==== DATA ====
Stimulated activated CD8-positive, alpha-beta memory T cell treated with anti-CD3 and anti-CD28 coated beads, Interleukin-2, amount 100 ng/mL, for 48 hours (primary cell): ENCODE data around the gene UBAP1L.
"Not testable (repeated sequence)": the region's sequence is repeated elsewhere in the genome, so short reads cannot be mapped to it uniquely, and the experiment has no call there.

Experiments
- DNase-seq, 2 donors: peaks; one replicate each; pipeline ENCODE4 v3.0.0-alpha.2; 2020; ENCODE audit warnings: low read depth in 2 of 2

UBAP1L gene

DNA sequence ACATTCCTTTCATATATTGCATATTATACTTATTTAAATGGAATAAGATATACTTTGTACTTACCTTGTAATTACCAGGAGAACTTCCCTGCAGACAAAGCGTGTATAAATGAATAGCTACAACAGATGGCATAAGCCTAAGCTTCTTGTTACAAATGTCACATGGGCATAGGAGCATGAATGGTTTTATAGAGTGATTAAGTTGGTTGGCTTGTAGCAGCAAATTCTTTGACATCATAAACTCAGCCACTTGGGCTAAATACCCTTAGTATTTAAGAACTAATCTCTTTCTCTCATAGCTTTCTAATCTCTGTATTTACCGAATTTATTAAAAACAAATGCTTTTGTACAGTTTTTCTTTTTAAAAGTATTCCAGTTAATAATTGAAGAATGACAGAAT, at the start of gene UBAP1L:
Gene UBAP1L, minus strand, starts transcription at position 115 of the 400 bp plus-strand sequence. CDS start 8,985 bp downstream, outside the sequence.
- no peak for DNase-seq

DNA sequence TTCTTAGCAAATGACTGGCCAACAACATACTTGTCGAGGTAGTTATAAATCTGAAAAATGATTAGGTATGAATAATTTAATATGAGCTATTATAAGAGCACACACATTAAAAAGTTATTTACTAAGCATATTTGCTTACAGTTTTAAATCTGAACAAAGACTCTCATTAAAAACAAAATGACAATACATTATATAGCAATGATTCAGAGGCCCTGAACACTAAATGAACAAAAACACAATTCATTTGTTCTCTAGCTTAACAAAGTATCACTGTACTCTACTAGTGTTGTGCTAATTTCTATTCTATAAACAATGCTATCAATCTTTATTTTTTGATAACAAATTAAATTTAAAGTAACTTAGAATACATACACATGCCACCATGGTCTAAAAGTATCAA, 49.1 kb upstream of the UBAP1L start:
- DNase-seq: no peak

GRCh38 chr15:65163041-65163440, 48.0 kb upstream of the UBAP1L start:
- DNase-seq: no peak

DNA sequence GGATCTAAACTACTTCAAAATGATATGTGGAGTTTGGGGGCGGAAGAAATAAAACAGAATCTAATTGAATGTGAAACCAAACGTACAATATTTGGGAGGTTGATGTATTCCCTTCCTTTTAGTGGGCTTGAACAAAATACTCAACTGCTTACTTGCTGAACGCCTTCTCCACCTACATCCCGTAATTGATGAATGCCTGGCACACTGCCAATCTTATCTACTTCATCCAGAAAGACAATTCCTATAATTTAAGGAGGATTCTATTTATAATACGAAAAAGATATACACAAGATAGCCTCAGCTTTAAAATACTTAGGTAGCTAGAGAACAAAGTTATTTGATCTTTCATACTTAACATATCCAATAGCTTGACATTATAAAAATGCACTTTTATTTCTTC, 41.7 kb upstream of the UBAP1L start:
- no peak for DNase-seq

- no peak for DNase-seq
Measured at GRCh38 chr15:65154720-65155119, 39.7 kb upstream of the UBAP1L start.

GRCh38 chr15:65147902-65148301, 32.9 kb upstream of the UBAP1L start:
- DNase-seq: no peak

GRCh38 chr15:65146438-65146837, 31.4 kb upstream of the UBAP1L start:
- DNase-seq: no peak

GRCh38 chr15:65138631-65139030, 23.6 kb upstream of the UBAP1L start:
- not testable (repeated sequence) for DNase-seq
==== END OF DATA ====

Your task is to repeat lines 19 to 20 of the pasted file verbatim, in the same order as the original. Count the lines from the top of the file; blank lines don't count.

GRCh38 chr15:65146438-65146837, 31.4 kb upstream of the UBAP1L start:
- DNase-seq: no peak